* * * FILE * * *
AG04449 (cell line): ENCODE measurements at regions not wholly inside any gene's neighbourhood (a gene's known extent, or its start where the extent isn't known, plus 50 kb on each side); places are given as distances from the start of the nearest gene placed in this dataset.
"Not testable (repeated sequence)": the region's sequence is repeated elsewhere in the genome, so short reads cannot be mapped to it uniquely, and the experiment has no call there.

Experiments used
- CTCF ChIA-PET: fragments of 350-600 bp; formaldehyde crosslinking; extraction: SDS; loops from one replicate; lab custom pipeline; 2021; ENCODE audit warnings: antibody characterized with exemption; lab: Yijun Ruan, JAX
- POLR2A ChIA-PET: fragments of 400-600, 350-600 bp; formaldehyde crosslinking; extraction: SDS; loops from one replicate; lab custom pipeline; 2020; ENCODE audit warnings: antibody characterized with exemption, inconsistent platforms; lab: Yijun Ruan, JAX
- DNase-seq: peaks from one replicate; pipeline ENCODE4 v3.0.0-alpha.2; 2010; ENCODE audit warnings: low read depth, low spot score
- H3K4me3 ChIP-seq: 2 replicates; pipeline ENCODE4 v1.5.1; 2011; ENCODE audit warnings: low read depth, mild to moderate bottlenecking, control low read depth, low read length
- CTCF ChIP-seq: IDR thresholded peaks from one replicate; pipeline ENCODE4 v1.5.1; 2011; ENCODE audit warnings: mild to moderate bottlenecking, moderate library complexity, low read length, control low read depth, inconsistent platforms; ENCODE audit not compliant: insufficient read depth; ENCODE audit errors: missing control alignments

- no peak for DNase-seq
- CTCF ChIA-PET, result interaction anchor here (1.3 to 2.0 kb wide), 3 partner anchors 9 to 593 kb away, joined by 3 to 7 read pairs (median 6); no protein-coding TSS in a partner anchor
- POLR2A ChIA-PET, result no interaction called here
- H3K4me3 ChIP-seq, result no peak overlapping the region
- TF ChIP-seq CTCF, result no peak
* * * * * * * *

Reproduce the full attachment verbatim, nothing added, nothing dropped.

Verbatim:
AG04449 (cell line): ENCODE measurements at regions not wholly inside any gene's neighbourhood (a gene's known extent, or its start where the extent isn't known, plus 50 kb on each side); places are given as distances from the start of the nearest gene placed in this dataset.
"Not testable (repeated sequence)": the region's sequence is repeated elsewhere in the genome, so short reads cannot be mapped to it uniquely, and the experiment has no call there.

Experiments used
- CTCF ChIA-PET: fragments of 350-600 bp; formaldehyde crosslinking; extraction: SDS; loops from one replicate; lab custom pipeline; 2021; ENCODE audit warnings: antibody characterized with exemption; lab: Yijun Ruan, JAX
- POLR2A ChIA-PET: fragments of 400-600, 350-600 bp; formaldehyde crosslinking; extraction: SDS; loops from one replicate; lab custom pipeline; 2020; ENCODE audit warnings: antibody characterized with exemption, inconsistent platforms; lab: Yijun Ruan, JAX
- DNase-seq: peaks from one replicate; pipeline ENCODE4 v3.0.0-alpha.2; 2010; ENCODE audit warnings: low read depth, low spot score
- H3K4me3 ChIP-seq: 2 replicates; pipeline ENCODE4 v1.5.1; 2011; ENCODE audit warnings: low read depth, mild to moderate bottlenecking, control low read depth, low read length
- CTCF ChIP-seq: IDR thresholded peaks from one replicate; pipeline ENCODE4 v1.5.1; 2011; ENCODE audit warnings: mild to moderate bottlenecking, moderate library complexity, low read length, control low read depth, inconsistent platforms; ENCODE audit not compliant: insufficient read depth; ENCODE audit errors: missing control alignments

- no peak for DNase-seq
- CTCF ChIA-PET, result interaction anchor here (1.3 to 2.0 kb wide), 3 partner anchors 9 to 593 kb away, joined by 3 to 7 read pairs (median 6); no protein-coding TSS in a partner anchor
- POLR2A ChIA-PET, result no interaction called here
- H3K4me3 ChIP-seq, result no peak overlapping the region
- TF ChIP-seq CTCF, result no peak